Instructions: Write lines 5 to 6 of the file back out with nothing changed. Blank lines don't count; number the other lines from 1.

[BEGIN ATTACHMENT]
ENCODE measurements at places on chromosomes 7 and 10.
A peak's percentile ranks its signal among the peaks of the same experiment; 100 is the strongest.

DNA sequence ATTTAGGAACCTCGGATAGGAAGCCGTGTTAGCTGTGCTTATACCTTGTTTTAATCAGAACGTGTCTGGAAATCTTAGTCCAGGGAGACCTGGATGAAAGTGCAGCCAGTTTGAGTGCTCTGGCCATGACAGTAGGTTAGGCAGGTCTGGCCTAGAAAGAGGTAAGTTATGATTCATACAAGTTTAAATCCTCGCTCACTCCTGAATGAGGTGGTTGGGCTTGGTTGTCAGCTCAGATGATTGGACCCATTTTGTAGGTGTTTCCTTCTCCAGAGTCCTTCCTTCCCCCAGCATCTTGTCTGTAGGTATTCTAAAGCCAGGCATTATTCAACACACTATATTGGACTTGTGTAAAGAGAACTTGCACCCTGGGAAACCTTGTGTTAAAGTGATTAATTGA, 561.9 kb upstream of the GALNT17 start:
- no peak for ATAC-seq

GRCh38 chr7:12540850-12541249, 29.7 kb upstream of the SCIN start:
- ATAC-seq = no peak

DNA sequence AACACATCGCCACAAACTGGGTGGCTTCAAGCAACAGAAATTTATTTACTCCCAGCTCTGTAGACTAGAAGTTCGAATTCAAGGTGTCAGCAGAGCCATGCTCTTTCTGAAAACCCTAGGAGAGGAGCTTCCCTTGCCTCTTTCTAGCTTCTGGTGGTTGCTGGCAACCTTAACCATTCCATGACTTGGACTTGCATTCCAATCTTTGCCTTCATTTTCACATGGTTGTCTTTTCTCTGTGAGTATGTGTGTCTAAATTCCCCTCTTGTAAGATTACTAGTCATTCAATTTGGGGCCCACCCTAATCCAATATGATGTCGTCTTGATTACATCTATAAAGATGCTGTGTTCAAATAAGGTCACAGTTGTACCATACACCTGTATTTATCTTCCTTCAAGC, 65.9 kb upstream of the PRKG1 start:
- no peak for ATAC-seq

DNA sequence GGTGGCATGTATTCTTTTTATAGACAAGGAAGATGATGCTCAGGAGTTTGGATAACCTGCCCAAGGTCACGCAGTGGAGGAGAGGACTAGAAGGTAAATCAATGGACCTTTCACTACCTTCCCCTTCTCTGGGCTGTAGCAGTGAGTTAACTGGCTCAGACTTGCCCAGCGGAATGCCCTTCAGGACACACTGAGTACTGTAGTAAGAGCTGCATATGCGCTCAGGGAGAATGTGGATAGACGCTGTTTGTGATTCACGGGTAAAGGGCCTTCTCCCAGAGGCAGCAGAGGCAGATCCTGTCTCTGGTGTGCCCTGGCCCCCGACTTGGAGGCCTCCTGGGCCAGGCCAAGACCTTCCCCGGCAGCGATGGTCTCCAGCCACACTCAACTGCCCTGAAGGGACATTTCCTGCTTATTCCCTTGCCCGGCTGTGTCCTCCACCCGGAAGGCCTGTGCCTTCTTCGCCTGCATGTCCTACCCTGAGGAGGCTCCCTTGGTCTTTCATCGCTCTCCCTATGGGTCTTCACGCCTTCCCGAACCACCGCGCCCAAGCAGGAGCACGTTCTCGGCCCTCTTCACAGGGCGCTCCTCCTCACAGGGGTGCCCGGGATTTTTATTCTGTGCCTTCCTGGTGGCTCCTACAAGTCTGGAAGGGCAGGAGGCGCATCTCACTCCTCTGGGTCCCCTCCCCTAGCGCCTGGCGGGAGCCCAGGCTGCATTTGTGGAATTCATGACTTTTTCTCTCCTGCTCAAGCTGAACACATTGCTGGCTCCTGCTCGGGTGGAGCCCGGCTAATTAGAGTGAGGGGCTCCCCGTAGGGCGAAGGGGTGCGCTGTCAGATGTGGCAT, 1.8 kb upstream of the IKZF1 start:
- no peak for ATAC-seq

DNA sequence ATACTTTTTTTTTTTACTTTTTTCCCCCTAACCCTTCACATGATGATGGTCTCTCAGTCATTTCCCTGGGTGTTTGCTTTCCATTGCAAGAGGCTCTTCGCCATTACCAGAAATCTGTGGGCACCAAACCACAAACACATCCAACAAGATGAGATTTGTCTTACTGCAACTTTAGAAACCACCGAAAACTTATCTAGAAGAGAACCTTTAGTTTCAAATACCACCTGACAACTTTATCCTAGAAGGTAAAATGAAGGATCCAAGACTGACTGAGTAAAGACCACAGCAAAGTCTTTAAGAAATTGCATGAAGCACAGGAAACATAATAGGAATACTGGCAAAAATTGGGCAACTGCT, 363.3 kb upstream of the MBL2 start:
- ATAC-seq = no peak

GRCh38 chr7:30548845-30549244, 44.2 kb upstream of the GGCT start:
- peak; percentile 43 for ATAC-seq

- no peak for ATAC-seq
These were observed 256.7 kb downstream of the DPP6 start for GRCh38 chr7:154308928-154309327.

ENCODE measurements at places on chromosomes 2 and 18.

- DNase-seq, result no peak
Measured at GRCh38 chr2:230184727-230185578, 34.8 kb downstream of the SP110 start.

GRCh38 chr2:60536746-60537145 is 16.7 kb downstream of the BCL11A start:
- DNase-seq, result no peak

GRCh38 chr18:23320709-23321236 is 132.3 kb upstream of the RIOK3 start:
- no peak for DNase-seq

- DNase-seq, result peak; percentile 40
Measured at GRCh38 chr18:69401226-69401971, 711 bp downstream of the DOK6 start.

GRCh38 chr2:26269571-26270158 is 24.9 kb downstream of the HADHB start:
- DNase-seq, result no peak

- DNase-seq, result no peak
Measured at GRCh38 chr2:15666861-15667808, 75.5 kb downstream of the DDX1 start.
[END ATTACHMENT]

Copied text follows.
GRCh38 chr7:12540850-12541249, 29.7 kb upstream of the SCIN start:
- ATAC-seq = no peak